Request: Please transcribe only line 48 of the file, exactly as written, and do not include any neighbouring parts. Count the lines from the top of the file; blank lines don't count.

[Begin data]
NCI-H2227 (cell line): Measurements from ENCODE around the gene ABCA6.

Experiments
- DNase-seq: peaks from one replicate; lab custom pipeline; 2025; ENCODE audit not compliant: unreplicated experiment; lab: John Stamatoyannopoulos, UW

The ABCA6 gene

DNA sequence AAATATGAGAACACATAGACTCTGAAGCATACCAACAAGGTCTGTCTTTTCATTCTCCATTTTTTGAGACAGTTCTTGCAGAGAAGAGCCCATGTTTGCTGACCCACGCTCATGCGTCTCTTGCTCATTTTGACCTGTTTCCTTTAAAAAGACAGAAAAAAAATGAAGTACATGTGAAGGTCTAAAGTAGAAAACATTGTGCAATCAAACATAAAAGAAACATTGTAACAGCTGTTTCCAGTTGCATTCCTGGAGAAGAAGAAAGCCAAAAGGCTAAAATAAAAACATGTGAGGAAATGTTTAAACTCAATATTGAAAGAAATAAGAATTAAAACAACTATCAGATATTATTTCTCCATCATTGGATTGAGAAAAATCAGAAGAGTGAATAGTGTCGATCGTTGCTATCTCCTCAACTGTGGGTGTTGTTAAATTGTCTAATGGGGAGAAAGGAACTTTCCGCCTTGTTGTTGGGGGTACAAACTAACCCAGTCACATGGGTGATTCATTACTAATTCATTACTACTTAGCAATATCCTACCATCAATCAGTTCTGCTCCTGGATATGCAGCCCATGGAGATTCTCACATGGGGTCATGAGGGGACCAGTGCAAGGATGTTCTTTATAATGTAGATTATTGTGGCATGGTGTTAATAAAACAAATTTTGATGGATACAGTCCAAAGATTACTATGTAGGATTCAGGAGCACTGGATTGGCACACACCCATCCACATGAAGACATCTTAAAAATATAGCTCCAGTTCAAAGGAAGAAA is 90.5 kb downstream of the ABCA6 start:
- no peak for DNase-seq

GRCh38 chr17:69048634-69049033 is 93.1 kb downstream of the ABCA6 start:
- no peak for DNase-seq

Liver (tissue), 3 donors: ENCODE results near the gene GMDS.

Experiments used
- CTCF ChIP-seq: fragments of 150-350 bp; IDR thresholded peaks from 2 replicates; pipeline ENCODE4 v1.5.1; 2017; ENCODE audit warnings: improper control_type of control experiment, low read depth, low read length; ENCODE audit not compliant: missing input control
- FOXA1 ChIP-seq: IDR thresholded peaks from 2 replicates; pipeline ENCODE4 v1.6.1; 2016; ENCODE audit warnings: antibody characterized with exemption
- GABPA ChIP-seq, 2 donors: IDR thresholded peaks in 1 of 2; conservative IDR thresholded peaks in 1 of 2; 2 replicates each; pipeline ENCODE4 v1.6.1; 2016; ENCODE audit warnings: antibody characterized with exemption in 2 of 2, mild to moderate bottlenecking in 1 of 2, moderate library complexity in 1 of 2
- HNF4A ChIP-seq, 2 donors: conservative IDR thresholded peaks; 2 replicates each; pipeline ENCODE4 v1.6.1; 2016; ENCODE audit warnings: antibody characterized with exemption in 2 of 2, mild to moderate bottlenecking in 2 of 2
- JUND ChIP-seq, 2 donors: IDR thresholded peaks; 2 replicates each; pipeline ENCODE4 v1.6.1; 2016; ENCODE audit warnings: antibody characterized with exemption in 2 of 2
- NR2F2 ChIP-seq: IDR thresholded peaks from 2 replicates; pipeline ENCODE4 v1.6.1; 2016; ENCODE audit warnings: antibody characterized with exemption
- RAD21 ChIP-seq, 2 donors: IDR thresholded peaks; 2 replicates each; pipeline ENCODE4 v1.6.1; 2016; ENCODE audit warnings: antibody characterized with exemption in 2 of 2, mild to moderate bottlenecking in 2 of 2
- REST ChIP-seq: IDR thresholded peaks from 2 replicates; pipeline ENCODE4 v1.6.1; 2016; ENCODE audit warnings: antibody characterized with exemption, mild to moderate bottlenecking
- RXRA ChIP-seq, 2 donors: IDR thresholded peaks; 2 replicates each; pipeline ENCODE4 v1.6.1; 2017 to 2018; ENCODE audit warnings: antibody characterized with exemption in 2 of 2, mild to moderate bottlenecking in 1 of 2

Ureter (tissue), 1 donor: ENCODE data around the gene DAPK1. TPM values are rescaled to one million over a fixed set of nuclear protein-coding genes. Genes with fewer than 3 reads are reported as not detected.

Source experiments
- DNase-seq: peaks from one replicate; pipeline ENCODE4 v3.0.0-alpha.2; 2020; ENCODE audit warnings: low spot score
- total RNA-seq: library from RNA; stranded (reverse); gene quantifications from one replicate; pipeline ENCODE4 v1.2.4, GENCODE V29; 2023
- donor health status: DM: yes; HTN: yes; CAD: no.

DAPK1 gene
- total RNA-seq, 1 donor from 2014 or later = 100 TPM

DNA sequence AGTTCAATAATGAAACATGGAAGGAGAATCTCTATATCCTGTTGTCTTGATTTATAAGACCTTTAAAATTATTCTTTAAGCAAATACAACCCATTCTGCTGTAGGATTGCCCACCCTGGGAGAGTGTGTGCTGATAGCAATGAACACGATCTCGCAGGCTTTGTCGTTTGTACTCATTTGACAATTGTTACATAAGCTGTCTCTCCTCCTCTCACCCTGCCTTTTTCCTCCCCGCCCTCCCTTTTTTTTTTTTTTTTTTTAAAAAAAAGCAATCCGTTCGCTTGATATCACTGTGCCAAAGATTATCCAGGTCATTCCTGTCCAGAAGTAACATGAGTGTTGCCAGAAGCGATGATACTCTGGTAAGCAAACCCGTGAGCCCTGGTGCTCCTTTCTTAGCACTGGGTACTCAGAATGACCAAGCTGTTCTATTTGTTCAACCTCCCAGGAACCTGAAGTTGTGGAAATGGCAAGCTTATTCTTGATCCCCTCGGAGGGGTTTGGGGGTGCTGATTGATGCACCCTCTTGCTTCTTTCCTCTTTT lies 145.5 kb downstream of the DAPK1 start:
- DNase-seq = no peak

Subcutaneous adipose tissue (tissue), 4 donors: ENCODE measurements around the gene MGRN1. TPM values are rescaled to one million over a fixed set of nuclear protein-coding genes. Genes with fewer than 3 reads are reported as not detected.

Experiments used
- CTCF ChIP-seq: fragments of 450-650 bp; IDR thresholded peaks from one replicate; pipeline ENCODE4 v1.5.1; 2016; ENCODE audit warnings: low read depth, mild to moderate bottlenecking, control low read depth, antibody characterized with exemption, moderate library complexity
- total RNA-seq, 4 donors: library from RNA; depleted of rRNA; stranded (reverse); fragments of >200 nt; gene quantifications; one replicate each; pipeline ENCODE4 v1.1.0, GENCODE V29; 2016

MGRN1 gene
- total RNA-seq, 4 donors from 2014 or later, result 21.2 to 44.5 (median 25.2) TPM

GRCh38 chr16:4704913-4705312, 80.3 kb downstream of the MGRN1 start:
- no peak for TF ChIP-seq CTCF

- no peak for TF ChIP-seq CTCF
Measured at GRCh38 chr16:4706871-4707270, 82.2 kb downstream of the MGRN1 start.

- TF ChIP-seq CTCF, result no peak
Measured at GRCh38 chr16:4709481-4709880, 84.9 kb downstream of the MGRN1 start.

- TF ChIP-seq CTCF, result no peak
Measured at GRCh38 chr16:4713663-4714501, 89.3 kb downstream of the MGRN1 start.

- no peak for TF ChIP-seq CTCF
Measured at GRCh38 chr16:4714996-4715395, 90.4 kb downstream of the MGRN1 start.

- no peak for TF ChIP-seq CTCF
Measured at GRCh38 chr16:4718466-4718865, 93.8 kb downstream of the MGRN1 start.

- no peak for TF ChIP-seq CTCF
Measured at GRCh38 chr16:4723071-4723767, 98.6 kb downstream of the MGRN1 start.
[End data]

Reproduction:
Measured at GRCh38 chr16:4723071-4723767, 98.6 kb downstream of the MGRN1 start.